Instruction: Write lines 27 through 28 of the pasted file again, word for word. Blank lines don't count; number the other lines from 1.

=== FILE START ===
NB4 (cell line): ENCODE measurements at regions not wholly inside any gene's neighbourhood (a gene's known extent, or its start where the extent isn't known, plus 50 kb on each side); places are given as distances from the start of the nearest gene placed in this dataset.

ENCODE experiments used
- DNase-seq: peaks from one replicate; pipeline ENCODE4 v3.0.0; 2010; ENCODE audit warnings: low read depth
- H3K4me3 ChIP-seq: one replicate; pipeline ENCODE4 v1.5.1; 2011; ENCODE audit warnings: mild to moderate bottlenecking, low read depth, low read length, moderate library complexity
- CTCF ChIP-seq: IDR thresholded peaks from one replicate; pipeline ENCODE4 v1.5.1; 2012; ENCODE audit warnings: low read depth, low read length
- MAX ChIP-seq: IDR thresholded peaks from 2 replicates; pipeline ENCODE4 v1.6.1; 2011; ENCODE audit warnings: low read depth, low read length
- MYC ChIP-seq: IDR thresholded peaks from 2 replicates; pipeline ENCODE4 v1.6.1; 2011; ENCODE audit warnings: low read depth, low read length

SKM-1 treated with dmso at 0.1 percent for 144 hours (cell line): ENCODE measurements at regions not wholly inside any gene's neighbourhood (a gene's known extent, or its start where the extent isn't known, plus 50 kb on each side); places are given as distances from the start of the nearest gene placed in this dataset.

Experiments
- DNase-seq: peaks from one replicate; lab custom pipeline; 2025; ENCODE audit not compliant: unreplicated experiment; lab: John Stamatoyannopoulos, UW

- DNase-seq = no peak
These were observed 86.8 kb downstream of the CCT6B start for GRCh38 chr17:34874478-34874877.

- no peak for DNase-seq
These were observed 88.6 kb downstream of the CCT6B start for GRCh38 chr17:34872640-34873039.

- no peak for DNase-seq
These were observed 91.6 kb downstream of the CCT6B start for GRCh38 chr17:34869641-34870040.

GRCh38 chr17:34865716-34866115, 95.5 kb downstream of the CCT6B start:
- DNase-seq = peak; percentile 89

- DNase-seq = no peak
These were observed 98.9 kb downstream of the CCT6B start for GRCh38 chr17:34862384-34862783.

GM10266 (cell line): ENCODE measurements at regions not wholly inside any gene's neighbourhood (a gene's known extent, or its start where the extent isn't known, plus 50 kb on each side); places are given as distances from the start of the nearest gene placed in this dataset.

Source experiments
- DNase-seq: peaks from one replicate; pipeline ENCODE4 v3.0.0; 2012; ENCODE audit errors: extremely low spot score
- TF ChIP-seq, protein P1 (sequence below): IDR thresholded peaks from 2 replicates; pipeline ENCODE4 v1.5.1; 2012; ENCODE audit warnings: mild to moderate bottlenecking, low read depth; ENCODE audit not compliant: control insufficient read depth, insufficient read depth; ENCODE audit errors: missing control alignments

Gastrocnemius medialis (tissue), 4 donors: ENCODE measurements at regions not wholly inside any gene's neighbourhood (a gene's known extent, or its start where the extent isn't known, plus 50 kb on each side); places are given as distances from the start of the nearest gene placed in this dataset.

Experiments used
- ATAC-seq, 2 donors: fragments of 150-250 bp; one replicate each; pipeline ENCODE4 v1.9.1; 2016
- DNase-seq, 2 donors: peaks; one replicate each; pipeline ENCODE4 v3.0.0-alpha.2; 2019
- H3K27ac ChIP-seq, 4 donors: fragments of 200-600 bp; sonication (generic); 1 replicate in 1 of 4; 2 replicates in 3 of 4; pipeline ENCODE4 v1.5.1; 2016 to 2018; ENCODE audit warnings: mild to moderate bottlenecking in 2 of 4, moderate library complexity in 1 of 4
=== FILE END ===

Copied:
- ATAC-seq, 2 donors: fragments of 150-250 bp; one replicate each; pipeline ENCODE4 v1.9.1; 2016
- DNase-seq, 2 donors: peaks; one replicate each; pipeline ENCODE4 v3.0.0-alpha.2; 2019